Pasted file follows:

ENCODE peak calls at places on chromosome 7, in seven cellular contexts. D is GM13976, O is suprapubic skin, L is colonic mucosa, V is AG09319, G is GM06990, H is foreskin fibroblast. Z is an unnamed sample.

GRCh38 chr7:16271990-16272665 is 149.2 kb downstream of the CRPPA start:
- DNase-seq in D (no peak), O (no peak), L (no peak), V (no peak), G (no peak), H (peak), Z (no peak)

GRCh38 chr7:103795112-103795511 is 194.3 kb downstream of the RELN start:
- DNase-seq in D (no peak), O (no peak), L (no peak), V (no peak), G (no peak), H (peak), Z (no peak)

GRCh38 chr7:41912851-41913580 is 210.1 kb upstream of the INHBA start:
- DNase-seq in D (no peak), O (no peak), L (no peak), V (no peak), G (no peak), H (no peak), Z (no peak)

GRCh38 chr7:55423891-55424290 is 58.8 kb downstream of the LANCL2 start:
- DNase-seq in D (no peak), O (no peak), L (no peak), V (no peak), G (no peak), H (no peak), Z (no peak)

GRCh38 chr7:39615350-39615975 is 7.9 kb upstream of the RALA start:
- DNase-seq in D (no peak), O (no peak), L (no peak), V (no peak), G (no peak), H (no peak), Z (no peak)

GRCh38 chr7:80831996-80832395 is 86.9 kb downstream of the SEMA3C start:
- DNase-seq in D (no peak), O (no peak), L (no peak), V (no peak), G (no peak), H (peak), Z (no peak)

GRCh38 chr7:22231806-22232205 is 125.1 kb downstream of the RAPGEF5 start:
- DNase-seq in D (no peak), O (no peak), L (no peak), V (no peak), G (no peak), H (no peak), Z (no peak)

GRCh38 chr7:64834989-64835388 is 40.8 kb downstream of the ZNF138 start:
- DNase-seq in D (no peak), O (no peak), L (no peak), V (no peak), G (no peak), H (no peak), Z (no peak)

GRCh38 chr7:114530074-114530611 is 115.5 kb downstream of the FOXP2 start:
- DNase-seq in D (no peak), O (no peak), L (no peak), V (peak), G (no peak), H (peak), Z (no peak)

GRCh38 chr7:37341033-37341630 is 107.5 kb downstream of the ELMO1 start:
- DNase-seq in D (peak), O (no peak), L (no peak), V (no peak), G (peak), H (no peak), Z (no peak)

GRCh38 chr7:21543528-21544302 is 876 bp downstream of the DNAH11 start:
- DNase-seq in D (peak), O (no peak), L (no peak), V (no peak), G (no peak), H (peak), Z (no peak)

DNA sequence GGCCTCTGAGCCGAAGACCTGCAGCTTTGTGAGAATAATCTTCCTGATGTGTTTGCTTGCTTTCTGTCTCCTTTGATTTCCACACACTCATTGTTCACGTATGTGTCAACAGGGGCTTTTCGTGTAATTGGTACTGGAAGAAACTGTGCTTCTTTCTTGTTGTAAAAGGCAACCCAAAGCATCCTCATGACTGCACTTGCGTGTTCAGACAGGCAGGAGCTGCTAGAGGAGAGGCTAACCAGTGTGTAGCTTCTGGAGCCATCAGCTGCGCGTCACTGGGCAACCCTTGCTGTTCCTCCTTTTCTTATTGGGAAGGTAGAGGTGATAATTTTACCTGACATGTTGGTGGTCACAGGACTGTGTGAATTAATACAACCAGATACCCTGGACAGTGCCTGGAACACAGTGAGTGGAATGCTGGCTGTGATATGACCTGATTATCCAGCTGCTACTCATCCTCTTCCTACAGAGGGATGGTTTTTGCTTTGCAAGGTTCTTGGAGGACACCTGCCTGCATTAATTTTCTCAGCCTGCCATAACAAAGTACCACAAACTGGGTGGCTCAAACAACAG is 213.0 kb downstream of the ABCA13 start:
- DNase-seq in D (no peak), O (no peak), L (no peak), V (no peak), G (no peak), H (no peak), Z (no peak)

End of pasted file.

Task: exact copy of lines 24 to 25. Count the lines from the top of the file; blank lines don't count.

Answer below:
DNA sequence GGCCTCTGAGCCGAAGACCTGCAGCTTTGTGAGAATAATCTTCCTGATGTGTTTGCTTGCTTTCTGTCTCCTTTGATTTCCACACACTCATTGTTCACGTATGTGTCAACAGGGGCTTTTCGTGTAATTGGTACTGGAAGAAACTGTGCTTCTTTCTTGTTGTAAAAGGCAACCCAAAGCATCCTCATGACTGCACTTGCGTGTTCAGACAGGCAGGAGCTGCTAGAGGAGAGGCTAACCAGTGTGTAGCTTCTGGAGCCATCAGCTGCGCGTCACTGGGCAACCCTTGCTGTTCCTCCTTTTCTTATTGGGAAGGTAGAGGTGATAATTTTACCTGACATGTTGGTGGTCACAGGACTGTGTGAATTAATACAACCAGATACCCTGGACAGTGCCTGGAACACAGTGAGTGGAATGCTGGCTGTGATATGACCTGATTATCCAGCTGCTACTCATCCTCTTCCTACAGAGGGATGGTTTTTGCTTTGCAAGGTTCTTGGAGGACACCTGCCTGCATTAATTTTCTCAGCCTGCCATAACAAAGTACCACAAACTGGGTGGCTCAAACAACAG is 213.0 kb downstream of the ABCA13 start:
- DNase-seq in D (no peak), O (no peak), L (no peak), V (no peak), G (no peak), H (no peak), Z (no peak)